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Prospect for UV observations from the Moon. II. Instrumental design of an ultraviolet imager LUCI

  • Joice Mathew
  • Ajin Prakash
  • Mayuresh Sarpotdar
  • A. G. Sreejith
  • K. Nirmal
  • S. Ambily
  • Margarita Safonova
  • Jayant Murthy
  • Noah Brosch
Original Article

Abstract

We present a design for a near-ultraviolet (NUV) imaging instrument which may be flown on a range of available platforms, including high-altitude balloons, nanosatellites, or space missions. Although all current UV space missions adopt a Ritchey-Chrétien telescope design, this requires aspheric optics, making the optical system complex, expensive and challenging for manufacturing and alignment. An all-spherical configuration is a cost-effective and simple solution. We have aimed for a small payload which may be launched by different platforms and we have designed a compact, light-weight payload which will withstand all launch loads. No other UV payloads have been previously reported with an all-spherical optical design for imaging in the NUV domain and a weight below 2 kg. Our main science goal is focused on bright UV sources not accessible by the more sensitive large space UV missions.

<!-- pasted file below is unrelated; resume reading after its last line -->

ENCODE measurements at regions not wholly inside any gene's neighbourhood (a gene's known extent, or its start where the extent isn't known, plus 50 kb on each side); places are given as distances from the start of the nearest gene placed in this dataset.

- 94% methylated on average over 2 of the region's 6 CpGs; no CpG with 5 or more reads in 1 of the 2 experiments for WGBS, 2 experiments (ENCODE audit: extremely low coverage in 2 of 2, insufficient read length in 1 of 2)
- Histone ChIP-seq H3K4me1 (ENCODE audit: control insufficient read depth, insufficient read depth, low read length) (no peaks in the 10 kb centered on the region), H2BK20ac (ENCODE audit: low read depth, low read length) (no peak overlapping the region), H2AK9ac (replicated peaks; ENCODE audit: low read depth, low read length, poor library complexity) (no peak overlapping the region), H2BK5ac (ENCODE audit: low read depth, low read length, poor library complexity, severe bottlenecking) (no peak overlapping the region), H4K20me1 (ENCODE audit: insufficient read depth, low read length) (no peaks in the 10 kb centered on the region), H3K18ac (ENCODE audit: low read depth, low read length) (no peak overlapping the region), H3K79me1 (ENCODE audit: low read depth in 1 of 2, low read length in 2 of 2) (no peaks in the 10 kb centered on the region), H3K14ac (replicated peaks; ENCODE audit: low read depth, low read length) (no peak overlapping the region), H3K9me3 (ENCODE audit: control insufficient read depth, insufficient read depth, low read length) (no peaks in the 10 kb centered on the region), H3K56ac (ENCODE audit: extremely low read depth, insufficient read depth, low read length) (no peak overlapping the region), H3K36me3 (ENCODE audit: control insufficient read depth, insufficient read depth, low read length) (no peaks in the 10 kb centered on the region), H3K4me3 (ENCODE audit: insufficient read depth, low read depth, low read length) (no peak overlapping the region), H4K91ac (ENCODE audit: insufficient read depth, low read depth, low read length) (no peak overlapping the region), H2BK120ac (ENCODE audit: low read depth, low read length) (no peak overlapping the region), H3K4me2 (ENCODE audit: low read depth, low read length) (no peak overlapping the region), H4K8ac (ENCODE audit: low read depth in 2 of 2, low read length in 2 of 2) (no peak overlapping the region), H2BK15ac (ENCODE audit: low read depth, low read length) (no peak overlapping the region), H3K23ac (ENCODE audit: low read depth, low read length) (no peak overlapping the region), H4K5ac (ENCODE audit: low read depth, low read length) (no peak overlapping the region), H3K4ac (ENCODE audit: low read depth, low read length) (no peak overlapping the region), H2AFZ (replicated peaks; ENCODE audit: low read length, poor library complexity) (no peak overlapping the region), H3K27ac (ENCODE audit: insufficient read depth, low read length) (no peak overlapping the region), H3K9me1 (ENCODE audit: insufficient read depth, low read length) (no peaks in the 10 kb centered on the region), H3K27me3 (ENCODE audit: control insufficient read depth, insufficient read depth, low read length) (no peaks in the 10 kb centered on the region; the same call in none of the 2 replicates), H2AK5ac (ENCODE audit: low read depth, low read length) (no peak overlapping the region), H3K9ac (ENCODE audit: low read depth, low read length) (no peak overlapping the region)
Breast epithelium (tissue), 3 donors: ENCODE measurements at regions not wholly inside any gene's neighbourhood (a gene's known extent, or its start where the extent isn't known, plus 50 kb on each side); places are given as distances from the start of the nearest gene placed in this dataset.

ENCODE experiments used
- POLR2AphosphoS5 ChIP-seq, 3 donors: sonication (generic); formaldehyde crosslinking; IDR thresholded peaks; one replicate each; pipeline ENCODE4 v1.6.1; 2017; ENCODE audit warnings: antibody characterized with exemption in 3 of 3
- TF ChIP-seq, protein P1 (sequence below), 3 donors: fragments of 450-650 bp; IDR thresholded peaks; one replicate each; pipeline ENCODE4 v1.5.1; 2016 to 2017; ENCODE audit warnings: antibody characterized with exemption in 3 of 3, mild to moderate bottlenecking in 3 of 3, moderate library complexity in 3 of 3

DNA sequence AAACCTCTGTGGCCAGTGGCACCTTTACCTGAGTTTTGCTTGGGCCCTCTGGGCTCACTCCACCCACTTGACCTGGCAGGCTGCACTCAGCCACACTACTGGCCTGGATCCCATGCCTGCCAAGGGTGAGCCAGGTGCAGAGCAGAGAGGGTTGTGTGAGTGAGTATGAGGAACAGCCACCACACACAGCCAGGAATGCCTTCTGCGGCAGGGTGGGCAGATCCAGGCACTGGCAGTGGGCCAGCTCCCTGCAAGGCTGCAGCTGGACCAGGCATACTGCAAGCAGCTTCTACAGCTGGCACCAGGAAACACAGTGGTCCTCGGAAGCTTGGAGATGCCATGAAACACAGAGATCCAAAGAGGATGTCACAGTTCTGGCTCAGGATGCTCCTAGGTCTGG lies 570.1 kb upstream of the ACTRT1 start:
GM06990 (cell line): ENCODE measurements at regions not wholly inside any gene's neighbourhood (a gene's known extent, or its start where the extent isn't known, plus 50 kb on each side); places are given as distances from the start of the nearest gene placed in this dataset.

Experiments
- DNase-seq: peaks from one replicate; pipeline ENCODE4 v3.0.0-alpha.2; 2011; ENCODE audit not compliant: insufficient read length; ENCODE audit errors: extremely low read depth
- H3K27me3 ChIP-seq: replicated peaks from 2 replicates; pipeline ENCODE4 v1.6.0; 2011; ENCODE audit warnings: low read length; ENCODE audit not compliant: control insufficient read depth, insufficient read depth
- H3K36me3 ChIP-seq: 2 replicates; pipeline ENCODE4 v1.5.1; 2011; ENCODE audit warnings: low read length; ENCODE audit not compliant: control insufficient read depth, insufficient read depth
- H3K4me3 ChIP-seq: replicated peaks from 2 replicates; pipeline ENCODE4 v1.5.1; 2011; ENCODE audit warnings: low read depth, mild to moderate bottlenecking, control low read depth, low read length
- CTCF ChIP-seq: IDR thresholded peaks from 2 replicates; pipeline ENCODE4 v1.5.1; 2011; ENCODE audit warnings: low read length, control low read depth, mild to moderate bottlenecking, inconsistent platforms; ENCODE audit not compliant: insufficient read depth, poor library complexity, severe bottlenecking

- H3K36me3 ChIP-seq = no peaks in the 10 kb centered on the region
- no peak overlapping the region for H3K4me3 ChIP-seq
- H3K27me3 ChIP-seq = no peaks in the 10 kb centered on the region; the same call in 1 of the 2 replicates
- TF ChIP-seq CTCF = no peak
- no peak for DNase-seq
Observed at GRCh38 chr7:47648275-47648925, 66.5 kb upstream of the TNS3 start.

Here we discuss various aspects of design and development of the complete instrument, the structural and finite-element analysis of the system performed to ensure that the payload withstands launch-load stresses and vibrations. We expect to fly this telescope—Lunar Ultraviolet Cosmic Imager (LUCI)—on a spacecraft to the Moon as part of the Indian entry into Google X-Prize competition. Observations from the Moon provide a unique opportunity to observe the sky from a stable platform far above the Earth’s atmosphere. However, we will explore other opportunities as well, and will fly this telescope on a high-altitude balloon later this year.

Keywords

Opto-mechanical design Space instrumentation Telescope UV astronomy 

Notes

Acknowledgements

We are grateful for the collaboration with Team Indus and for the fruitful discussions regarding the LUCI payload. We also thank LEOS, ISRO for their technical support in gluing the optics with the mounts. We thank all the staff at M.G.K Menon laboratory (CREST) for helping us with storage and assembly of optics in the clean room environment. We would like to thank Dr. R. Sridharan, Mr. S. Sriram, Mr. S. Nagabushana, Mr. Suresh Venkata, Mr. P. Umesh Kamath and Mr. P. K. Mahesh of the Indian Institute of Astrophysics for their valuable suggestions. Part of this research has been supported by the Department of Science and Technology (Government of India) under Grant IR/S2/PU-006/2012.

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Copyright information

© Springer Science+Business Media Dordrecht 2017

Authors and Affiliations

  1. 1.Indian Institute of AstrophysicsBangaloreIndia
  2. 2.The Wise Observatory and the Dept. Of Physics and AstronomyTel Aviv UniversityTel AvivIsrael

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